Since the children share in blood and flesh,
Jesus likewise shared in them,
that through death he might destroy the one
who has the power of death, that is, the Devil,
and free those who through fear of death
had been subject to slavery all their life.
Surely he did not help angels
but rather the descendants of Abraham;
therefore, he had to become like his brothers and sisters
in every way,
that he might be a merciful and faithful high priest before God
to expiate the sins of the people.
Because he himself was tested through what he suffered,
he is able to help those who are being tested.
2:14 flesh and blood: A Semitic idiom for “human beings” or “human nature”, with some emphasis on man’s weakness and limitations (Mt 16:17; 1 Cor 15:50). partook of the same: The Son of God assumed our mortal nature in order to die and, through this means, to rob the devil of his claim over our lives (Wis 2:24; 1 Jn 3:8; CCC 635, 2602).
2:15 fear of death: Human nature cowers from pain, privation, and death. This can overpower our desire to love and obey God in the face of suffering. Even Jesus feared death as a man; nevertheless, he gave consent to suffering and death out of a reverential fear of God (5:7). In this respect, he was prefigured by those saints of the OT who preferred persecution and martyrdom to apostasy (11:17–38). Such heroism speaks directly to the original readers, who had already endured hostility for their faith (10:32–39) and were edging closer to shedding their blood (12:4).
2:16 descendants of Abraham: This could be taken in a biological sense, referring to the family of Israel descended from Abraham, or, more likely, in a Christian sense of the family of Jews and Gentiles who together imitate the faith of Abraham (Rom 4:9–13) and inherit the blessings that Yahweh pledged to the patriarch by oath (Gen 22:16–18; Gal 3:6–29). Either way, the point is that Jesus came to rescue, not angels, but fallen men.
The death of Christ, the only one who could atone for man’s sin, wipes out sin and makes death a way to God. “Jesus destroyed the demon”, St Alphonsus writes; “that is, he destroyed his power, for the demon had been lord of death on account of sin, that is, he had power to cause temporal and eternal death to all the children of Adam infected by sin. And this was the victory of the cross—that Jesus, the author of life, by dying obtained Life for us through that death” (Reflections on the Passion, chap. 5, 1).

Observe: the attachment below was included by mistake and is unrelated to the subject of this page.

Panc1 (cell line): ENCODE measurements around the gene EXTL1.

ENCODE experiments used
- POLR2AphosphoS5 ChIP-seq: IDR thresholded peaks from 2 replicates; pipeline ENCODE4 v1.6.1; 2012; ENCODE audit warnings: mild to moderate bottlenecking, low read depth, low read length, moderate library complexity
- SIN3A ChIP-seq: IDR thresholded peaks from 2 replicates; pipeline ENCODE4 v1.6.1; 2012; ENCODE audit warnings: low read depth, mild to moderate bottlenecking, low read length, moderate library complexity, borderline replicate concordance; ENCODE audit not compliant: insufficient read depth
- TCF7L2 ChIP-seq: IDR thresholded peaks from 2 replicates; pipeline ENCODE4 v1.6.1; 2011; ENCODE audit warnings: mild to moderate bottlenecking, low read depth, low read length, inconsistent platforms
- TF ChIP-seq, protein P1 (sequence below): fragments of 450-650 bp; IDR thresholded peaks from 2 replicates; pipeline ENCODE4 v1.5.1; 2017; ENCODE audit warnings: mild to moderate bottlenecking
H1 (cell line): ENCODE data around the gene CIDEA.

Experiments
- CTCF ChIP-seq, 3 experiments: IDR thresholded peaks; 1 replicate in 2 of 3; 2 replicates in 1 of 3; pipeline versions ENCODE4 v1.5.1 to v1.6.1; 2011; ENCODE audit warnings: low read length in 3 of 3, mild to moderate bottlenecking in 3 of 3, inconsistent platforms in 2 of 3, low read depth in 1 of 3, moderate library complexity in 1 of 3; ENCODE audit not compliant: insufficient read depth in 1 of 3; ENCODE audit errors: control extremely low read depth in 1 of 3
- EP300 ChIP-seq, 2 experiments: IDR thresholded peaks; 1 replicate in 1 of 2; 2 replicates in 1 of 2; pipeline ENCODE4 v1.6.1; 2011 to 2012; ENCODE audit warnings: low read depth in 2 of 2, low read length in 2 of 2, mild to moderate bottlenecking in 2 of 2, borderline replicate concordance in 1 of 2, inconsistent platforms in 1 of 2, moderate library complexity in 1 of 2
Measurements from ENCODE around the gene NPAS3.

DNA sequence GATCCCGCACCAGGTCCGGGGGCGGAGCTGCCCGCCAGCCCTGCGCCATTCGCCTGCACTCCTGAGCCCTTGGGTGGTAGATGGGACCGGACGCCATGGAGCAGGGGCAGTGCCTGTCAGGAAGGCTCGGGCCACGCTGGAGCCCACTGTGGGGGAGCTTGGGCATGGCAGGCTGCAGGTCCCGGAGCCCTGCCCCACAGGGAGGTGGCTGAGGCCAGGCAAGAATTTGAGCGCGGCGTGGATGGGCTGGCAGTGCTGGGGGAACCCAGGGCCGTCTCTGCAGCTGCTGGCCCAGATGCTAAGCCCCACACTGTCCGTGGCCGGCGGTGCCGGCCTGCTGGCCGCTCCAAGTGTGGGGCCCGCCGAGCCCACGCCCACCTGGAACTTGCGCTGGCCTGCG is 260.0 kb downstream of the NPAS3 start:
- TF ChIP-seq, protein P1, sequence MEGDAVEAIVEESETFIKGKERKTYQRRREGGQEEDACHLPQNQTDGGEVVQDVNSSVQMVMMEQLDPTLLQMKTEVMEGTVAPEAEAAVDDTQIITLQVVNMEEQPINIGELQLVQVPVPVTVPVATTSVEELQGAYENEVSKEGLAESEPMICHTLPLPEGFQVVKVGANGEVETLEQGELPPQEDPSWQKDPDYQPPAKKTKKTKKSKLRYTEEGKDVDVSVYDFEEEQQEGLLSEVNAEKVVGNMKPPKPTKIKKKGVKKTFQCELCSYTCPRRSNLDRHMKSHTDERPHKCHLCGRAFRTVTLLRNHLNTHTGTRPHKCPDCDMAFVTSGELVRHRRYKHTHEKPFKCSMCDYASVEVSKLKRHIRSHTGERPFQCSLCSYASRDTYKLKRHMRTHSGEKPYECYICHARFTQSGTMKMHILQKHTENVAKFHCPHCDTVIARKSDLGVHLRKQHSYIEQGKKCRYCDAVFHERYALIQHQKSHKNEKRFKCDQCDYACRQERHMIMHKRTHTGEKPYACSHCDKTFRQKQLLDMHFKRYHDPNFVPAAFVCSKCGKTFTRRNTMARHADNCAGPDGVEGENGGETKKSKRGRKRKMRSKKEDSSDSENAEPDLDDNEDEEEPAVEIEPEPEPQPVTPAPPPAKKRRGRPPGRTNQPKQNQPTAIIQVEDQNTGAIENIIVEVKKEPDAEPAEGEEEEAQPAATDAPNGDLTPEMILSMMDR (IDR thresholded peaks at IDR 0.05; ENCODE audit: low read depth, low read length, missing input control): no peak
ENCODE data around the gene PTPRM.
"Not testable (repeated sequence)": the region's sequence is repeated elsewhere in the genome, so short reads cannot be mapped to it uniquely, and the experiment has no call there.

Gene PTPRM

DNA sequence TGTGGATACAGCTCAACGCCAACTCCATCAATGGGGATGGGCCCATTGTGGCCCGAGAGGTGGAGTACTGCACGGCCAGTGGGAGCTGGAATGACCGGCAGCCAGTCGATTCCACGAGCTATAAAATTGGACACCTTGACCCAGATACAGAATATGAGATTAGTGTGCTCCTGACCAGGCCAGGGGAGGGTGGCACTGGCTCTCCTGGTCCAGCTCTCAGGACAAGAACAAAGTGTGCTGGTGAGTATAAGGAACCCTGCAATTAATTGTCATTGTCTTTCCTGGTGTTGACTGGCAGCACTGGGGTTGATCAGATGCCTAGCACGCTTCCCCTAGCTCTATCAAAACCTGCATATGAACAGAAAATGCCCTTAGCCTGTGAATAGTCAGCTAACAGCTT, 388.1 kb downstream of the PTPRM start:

Christ has freed men not from physical but from spiritual death and therefore from fear of death, because he has given us certainty of future resurrection. Man’s natural fear of death is easily explained by his fear of the unknown and his instinctive aversion to what death involves; but it can also be a sign of excessive attachment to this life.
“To me to live is Christ, and to die is gain,” St Paul explains (Phil 1:21). “Don’t be afraid of death. Accept it from now on, generously … when God wills it, where God wills it, as God wills it. Don’t doubt what I say: it will come in the moment, in the place and in the way that are best: sent by your Father-God. Welcome be our sister death!” (St Josemaría Escrivá, The Way, 739).
May the virtues of faith, hope, and love go with you today – DV.
 The Letter to the Hebrews, The Navarre Bible (Dublin; New York: Four Courts Press; Scepter Publishers, 2005), 44-45.